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GROWTH CONUNDRUM

To accurately understand India’s economy right now, don’t look at the GDP

india-gdp-economist-growth
Reuters/Danish Siddiqui
Measuring growth, the right way.
  • Saugata Bhattacharya
By Saugata Bhattacharya

Chief economist, Axis Bank

Published Last updated This article is more than 2 years old.

A sense that economic activity had slowed in the third quarter of the 2016 fiscal, after signs of modest revival earlier in the year, was partially validated by the advance estimates of GDP for the year. The growth has indeed slowed compared to the previous quarter.

The government publishes data for two measures of activity: gross value added (GVA) and GDP. GVA is a better reflection of economic activity, compared to GDP—which is GVA plus indirect tax collections minus subsidy payments. The GVA growth for fiscal 2016 is estimated to be 7.3%, which is close to both the recent Reserve Bank of India forecast (7.4% with a probability of being lower) and an earlier finance ministry review (7-7.5%).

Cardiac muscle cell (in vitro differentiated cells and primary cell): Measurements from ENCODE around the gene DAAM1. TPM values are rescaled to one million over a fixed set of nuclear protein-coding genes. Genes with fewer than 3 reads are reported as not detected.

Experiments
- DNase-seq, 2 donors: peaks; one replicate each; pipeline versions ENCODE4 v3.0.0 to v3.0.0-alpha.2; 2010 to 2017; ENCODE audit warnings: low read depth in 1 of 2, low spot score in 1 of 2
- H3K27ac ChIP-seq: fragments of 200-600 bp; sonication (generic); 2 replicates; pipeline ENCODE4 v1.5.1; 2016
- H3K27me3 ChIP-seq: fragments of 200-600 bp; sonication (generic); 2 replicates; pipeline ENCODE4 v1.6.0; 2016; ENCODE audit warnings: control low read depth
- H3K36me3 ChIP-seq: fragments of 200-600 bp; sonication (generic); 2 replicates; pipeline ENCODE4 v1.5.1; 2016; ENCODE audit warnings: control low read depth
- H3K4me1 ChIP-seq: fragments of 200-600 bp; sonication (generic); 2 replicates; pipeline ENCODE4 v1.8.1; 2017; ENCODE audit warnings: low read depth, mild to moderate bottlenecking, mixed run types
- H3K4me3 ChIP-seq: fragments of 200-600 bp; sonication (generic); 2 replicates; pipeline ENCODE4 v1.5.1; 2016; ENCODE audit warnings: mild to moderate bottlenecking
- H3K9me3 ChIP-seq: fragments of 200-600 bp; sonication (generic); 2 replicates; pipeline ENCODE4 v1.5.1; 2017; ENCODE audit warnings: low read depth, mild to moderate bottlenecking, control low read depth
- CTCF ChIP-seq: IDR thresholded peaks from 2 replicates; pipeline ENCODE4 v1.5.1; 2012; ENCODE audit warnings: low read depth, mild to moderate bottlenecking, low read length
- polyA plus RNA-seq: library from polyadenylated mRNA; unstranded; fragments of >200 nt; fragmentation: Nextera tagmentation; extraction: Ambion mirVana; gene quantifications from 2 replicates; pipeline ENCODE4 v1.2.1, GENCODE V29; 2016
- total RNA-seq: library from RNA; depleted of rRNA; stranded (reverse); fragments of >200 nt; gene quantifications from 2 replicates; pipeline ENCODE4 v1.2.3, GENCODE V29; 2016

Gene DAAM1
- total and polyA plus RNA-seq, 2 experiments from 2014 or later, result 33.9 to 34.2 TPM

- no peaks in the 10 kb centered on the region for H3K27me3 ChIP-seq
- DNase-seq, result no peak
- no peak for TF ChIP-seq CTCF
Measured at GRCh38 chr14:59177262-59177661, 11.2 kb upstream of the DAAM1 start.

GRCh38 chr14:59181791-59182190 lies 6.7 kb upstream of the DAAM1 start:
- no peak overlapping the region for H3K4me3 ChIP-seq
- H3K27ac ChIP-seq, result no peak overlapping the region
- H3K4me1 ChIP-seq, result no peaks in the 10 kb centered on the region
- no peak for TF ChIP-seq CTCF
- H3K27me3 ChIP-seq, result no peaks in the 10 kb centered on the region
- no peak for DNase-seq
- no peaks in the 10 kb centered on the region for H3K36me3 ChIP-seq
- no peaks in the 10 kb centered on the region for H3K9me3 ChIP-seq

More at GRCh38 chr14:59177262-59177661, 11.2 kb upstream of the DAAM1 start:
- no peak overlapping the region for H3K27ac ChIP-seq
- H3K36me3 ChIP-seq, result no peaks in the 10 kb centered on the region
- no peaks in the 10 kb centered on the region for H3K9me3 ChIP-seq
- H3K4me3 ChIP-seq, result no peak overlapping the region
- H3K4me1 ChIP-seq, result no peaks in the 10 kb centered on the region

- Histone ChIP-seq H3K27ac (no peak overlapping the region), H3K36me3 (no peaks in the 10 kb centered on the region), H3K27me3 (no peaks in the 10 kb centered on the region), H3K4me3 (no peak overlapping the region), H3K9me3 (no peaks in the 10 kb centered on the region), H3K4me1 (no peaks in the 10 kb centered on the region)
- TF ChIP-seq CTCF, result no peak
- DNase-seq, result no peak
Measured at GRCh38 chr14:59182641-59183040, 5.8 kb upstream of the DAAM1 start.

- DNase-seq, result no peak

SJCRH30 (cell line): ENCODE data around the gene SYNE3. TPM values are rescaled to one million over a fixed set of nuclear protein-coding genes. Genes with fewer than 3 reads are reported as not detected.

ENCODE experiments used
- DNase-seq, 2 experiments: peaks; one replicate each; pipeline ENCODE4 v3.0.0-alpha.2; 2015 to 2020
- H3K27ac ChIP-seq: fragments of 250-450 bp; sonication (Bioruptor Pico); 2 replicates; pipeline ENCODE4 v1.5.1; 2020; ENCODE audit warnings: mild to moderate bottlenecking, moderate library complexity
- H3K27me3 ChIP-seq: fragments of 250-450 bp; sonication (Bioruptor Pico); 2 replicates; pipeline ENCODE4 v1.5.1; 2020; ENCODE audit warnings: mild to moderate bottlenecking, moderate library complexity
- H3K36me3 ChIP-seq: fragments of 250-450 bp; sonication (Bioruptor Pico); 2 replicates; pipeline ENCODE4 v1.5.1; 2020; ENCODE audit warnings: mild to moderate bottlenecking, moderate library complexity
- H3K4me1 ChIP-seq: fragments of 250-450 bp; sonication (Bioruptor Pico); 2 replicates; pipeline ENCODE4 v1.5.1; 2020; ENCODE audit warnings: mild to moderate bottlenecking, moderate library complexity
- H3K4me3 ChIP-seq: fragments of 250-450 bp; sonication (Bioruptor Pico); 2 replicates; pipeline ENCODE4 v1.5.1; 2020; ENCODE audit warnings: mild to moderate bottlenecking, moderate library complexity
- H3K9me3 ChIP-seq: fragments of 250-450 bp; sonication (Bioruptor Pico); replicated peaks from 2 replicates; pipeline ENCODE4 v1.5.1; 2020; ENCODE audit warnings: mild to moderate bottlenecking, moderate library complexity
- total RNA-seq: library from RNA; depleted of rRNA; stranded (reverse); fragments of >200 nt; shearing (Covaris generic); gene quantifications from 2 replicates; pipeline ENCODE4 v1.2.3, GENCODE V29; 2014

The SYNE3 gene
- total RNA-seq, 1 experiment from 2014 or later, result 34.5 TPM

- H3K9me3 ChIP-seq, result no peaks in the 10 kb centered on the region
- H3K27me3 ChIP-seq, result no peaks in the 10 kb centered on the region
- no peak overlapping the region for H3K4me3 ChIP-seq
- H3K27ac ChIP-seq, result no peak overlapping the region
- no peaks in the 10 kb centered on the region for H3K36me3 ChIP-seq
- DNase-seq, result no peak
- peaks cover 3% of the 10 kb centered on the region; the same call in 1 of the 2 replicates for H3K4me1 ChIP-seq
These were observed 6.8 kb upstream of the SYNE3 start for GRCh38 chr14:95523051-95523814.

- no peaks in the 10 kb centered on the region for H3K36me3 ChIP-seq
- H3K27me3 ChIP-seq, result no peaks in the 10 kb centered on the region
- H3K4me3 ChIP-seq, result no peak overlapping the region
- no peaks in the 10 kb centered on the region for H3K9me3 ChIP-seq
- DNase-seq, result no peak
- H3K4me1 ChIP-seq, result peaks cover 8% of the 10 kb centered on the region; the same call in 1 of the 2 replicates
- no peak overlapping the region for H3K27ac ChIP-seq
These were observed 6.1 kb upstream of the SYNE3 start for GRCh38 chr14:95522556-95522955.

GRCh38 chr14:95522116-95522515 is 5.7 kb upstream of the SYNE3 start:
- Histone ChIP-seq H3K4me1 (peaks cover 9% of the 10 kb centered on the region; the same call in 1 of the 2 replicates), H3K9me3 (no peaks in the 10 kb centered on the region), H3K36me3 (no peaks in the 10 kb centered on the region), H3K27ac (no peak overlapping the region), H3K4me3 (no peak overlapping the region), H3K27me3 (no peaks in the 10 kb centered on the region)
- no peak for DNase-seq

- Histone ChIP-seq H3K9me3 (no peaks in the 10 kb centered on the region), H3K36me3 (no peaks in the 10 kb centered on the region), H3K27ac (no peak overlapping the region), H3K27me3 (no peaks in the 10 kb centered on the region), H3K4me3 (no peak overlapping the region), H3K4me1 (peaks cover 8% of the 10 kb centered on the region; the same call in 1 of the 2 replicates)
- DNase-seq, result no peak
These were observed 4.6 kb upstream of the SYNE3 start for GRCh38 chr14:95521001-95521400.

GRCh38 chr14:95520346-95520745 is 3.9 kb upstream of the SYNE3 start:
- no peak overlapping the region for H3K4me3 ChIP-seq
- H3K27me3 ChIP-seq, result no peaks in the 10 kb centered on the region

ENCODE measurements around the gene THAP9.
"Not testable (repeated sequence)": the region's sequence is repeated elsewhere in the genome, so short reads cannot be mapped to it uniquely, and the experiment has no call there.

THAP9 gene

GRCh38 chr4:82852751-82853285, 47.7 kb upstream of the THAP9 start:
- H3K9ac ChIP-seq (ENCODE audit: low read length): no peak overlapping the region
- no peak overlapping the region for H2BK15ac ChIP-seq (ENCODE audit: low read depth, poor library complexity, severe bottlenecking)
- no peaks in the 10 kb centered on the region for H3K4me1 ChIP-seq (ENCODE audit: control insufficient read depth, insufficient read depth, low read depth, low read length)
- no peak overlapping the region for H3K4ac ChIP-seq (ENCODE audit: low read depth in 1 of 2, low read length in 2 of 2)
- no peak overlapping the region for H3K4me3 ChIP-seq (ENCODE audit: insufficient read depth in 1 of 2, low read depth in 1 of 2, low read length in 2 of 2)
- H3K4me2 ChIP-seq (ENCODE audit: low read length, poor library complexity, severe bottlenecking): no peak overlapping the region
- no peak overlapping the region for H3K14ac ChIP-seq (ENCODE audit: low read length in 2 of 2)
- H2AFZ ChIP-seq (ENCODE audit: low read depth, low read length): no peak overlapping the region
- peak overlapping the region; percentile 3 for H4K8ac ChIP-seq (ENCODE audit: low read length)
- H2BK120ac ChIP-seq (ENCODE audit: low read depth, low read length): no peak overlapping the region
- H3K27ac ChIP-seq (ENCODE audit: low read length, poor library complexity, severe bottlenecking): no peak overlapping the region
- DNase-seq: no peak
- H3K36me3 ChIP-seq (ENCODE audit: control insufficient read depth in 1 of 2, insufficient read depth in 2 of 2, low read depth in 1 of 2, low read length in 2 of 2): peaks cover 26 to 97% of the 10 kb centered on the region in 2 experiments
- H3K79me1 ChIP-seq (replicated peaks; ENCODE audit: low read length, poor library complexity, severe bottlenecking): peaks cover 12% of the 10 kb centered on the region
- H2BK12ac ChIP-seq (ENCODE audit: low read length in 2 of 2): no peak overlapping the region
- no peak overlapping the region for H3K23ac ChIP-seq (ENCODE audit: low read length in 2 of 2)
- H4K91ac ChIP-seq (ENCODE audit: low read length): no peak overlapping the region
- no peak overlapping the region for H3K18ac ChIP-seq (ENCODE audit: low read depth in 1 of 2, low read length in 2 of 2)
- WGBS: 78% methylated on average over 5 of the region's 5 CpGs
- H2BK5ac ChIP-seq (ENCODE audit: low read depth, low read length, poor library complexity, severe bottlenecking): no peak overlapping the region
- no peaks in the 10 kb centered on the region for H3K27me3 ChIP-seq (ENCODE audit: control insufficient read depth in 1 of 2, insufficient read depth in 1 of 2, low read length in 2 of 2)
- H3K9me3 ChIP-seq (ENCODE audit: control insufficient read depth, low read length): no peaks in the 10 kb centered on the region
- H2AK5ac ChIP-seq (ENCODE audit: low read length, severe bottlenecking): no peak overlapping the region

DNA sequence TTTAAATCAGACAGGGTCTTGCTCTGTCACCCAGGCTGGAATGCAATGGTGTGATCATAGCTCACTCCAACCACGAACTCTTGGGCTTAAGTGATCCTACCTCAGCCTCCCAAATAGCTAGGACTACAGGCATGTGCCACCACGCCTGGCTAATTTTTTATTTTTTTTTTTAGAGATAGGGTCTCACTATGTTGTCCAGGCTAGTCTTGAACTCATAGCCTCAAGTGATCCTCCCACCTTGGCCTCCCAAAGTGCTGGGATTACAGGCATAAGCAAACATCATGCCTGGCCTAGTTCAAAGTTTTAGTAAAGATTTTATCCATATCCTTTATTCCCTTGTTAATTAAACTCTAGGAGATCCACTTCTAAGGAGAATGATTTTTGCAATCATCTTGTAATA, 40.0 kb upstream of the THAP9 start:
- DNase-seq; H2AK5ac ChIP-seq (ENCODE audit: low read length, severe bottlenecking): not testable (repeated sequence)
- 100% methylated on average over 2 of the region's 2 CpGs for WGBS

Do these numbers “look right”, compared to the sense of activity on the ground? They do.

Since GVA in the new methodology resembles more a profit metric than sales, the trends of quarterly results in Q3 of the 2016 fiscal for manufacturing and services companies is in line with the GVA prints. For construction, not so much, but this is probably due to the limited number of construction companies which report results.

From the demand side, private consumption in 2016 is still projected to grow well at 7.6%, up from 6.2% the previous year, suggesting that consumer demand is stronger than perceived. However, the quarterly breakup for consumption casts some doubts on this magnitude; the implied fourth quarter consumption growth is projected  to rise almost 12% compared to a year ago, doubling from an average 6% in the first three quarters. The concern that the Q4 consumption growth might be lower is also bolstered by an 8.5% growth in inventories in Q3, indicating a rise in unsold stocks.

For fiscal 2016 as a whole, while suggesting that companies are indeed selling more than in 2015—thereby adding less to their inventory stocks than they did last year—sales off take is still lower than production. More importantly, investment growth (fixed plant), while marginally higher at 5.3% (from 4.9% in 2015), is still weak, suggesting that more measures are needed to boost capital expenditure.

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